Please select the channel that most closely
reflects your concern about the video, so that we can review it and determine whether it
violates our Community Guidelines or isn't appropriate for all viewers. Abusing this feature is
also a violation of the Community Guidelines, so don't do it.
Download related lesson plan here: https://www.teachertube.com/document/35838 You are not going to believe what you can do with a dry erase marker.
It?s an experiment you are going to want to try.
And my experiment helper, Madigon, has a red dry erase marker.
Red seems to work best.
I have a dinner plate over here and some warm water over here.
Madigon, go ahead and draw me a stick figure on my dinner plate.
She is going to draw a head, now the body, the legs, and the arms.
Next, I?m going to pour some warm water on my dinner plate.
And then I?m going to move the dinner plate around just a little bit.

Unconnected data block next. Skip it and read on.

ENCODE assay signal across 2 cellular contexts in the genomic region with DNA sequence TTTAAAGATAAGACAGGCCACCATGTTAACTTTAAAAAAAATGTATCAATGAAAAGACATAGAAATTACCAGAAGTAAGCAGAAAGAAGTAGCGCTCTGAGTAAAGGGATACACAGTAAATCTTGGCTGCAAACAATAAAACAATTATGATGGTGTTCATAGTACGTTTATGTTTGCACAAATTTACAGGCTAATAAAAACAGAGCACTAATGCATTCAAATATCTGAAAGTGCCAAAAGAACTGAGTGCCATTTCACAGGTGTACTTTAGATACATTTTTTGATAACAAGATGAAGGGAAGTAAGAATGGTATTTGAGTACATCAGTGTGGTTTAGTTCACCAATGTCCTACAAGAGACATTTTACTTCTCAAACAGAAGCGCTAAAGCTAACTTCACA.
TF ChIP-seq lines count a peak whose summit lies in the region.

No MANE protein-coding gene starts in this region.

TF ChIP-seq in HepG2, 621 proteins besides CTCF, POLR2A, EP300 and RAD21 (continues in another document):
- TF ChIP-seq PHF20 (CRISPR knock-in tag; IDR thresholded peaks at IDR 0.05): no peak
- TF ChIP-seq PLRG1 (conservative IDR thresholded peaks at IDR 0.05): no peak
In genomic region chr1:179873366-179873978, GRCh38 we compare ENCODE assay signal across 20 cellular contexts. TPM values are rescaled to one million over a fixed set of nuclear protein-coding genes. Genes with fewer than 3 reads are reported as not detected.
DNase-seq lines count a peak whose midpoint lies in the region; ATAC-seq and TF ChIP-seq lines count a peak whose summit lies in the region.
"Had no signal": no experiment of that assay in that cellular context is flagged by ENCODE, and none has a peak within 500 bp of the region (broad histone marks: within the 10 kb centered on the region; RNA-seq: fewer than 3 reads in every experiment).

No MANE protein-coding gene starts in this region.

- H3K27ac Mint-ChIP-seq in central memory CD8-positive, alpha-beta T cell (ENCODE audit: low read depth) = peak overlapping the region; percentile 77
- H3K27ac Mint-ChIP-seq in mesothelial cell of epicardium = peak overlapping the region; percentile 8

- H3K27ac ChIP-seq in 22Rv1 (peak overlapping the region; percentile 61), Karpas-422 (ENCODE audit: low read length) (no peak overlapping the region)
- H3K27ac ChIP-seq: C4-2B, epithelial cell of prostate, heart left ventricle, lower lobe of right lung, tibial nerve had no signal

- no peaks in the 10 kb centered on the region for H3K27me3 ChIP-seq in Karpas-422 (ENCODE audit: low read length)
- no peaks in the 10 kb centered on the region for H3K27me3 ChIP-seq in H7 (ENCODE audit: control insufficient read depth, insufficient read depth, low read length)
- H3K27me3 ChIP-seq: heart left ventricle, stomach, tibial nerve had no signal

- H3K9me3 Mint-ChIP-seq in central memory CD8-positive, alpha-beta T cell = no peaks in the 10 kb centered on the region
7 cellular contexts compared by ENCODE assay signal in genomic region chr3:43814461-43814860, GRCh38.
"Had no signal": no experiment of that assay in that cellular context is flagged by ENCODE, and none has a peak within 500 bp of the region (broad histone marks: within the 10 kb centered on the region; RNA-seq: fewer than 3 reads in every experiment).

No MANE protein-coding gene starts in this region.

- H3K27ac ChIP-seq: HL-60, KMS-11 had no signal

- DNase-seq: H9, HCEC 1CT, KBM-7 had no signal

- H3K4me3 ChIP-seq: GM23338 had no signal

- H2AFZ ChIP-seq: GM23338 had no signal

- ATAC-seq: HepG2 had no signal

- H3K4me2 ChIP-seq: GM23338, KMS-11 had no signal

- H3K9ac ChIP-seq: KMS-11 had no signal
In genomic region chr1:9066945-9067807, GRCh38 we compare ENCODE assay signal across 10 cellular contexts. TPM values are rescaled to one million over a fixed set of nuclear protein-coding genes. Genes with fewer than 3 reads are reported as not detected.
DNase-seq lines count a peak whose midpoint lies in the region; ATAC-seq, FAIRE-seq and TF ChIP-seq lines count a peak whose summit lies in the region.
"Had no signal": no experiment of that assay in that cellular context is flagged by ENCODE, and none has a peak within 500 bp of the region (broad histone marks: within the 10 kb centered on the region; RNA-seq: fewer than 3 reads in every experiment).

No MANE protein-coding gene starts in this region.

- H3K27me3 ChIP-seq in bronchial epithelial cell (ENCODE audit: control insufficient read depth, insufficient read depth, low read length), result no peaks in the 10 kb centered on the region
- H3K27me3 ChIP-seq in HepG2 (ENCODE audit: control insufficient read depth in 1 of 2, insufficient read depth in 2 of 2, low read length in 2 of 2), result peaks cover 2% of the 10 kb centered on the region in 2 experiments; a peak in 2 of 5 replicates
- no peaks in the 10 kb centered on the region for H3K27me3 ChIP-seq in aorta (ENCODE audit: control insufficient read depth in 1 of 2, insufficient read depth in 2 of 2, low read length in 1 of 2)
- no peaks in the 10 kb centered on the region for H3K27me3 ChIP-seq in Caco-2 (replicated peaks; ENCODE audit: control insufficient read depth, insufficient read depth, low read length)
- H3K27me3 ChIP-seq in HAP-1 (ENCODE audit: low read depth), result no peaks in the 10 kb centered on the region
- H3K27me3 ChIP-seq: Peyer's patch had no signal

And something neat is going to happen.
Did you notice that?
Your stick figure is floating in the water?
Here?s the science behind.
The expo dry marker ink is insoluble.
Which means it won?t dissolve in a liquid.
When water is added to the plate, a strong buoyancy force, forces the drawing from the plate.
Since the ink is less dense than water, it floats.
For Hooked on Science, I?m Jason Lindsey.
Do you like to draw? How would you like for your drawing to come alive? You can make it happen and all you need are a few ingredients from around the house. Jason Lindsey, aka “Mr. Science,” with Hooked on Science and a kid scientist explain the science behind “floating ink.” Go to http://hookedonscience.org/nextgenerationsciencestandards.html for the FREE NGSS experiment guide.